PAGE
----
A few weeks ago, I visited with a friend from the Chicago area. He was a military policeman in Vietnam and is now a veterans service officer for his Veterans of Foreign Wars post. He assists veterans in filing claims with the Department of Veterans Affairs.

I told him that the DVA Veterans Benefits Administration recently rated me as 50 percent disabled due to service-connected hearing loss. He was shocked to hear of this rating.

“I thought the most that one could get was 10 percent,” he said.

In fact, the maximum is 100 percent.

Veterans often do not know what benefits they may obtain from the VA. There is only one way to find out. Veterans must file claims with the VA and let the VA decide the merits of the claims.

About 15 years ago, I filed a claim with the VA for hearing loss and tinnitus. Tinnitus is sometimes described as ringing in the ears. The VA sent me to an audiologist for testing. After reviewing the test results, the VA rated me at zero percent disability for hearing loss and 10 percent disability for tinnitus. Both disabilities were determined to be connected to my military service.

A few months ago, I filed another claim for hearing loss, and the VA sent me for a new hearing test. The result of that test was my rating of 50 percent disability. My hearing worsened over the years, so my disability rating was increased.

Many veterans never ask the VA for an evaluation of an existing service-connected disability. But if a condition has worsened, the VA may increase the disability rating. If so, this likely will increase the monthly disability compensation awarded to the veteran.

Veterans may file a claim for disability for an injury or illness that was caused by, aggravated by or began during military service. The condition must exist at the time of the claim filing. It is not necessary for the illness or injury to be noted in military medical records, but these records greatly increase the prospects of a favorable decision by the VA.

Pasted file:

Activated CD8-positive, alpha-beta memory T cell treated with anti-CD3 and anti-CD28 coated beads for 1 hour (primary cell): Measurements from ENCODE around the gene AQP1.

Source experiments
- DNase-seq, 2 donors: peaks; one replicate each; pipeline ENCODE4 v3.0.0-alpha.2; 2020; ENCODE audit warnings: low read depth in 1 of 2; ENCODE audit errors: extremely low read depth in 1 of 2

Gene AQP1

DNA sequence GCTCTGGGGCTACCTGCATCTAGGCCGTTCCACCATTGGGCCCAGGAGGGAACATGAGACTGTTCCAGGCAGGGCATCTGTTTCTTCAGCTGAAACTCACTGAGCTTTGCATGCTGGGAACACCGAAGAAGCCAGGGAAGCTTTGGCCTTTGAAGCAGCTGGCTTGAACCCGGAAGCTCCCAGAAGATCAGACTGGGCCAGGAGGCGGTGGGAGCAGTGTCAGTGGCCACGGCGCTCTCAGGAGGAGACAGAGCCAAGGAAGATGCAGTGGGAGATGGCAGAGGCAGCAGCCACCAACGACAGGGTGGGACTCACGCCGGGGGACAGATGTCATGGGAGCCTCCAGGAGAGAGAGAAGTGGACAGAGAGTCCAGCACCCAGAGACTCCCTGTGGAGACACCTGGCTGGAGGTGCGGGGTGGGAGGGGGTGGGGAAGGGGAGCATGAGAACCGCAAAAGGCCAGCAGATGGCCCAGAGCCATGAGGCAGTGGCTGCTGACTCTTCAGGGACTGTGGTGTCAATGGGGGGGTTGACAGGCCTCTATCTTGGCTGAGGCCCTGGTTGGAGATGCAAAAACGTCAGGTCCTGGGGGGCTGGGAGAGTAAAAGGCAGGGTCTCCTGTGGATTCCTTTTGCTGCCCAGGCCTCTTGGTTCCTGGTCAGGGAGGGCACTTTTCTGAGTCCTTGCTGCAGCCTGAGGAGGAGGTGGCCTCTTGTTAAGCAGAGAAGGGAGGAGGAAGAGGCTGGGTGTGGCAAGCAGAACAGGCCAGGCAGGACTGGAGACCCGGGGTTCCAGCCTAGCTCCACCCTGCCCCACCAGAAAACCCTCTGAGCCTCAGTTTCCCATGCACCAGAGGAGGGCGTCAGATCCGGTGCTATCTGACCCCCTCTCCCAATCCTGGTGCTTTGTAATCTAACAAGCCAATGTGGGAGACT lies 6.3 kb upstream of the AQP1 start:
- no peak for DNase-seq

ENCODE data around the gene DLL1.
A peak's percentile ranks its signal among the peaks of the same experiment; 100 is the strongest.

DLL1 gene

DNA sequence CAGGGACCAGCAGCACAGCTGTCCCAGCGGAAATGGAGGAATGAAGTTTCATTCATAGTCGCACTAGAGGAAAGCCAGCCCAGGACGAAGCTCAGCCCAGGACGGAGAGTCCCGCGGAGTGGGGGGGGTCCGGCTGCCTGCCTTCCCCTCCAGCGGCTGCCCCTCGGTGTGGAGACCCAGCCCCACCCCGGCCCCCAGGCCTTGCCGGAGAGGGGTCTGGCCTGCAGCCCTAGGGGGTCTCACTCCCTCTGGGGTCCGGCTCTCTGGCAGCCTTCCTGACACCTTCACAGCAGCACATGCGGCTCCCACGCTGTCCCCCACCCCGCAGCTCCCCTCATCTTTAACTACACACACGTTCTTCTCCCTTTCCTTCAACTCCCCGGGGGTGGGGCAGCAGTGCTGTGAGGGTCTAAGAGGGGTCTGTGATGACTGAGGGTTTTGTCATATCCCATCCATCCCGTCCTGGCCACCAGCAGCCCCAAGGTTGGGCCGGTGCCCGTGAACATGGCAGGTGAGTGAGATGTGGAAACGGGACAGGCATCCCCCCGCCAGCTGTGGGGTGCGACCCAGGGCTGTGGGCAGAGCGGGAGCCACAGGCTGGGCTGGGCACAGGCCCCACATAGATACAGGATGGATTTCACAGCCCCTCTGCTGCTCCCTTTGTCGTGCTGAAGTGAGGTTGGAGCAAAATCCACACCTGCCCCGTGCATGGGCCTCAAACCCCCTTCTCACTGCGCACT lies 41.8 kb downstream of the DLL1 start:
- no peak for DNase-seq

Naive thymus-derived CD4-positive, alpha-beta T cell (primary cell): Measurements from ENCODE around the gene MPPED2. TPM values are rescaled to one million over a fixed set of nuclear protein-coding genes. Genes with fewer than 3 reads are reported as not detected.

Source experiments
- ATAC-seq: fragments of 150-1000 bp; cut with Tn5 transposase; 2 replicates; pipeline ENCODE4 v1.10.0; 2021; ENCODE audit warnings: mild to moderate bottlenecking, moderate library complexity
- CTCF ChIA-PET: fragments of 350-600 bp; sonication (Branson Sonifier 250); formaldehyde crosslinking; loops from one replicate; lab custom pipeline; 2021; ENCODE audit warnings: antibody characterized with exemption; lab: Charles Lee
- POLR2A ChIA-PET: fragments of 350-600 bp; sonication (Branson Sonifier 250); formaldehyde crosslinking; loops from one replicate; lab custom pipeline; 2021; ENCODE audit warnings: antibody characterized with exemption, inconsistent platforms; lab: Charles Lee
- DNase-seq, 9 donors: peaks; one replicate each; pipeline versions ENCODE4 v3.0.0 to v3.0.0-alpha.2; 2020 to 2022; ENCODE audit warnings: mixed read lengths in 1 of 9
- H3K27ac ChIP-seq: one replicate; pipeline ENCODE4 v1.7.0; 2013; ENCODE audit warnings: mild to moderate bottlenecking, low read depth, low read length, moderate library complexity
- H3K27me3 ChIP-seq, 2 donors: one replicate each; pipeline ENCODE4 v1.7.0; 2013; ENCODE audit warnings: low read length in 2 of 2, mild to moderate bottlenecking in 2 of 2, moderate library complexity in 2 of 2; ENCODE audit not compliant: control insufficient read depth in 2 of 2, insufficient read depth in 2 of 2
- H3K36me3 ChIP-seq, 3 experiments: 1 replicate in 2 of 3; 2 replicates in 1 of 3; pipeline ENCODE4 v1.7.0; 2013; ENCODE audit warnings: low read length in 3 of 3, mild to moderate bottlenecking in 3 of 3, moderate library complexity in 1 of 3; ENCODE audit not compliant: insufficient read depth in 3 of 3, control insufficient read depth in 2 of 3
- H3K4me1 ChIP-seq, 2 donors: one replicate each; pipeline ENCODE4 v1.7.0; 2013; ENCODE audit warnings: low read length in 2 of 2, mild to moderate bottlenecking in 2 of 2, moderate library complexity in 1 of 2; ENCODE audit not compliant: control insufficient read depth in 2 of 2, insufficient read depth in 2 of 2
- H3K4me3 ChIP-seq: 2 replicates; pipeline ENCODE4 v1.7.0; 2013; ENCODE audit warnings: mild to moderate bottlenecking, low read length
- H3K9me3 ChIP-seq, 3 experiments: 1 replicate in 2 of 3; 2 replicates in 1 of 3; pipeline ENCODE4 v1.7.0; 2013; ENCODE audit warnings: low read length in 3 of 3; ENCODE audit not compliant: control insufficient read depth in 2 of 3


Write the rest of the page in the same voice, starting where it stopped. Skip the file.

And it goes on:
There is no time limit as to when the initial claim must be filed. The award of disability compensation is only retroactive to the date of the filing of the claim. It is not retroactive to the time of the injury or illness.

Once the VA rates a veteran with a service-connected disability, the VA will treat that disability at no cost to the veteran. This is in addition to any award of disability compensation. Veterans with service-connected hearing loss can obtain hearing aids from the VA at no cost to the veterans.

My hearing loss occurred at Fort Knox, Kentucky, almost 50 years ago. I did not file for hearing loss until 15 years ago. A veteran acquaintance once told me that the VA did not award disability for hearing loss. 

He said that it would be a waste of time for me to file a claim. But I finally did file a claim. And I found that the information I had believed for many years was not true.

Veterans who have valid evidence that they have a current medical condition connected to military service should file a claim and let the VA decide the outcome. Assistance may be obtained from a Veterans County Service Officer or from a volunteer service officer with a local veterans organization.

Gary Noller is commander of the Cpl. Jacob C. Leicht AMVETS Post 1000 in Kerrville. He can be reached at gnoller@aol.com.

 

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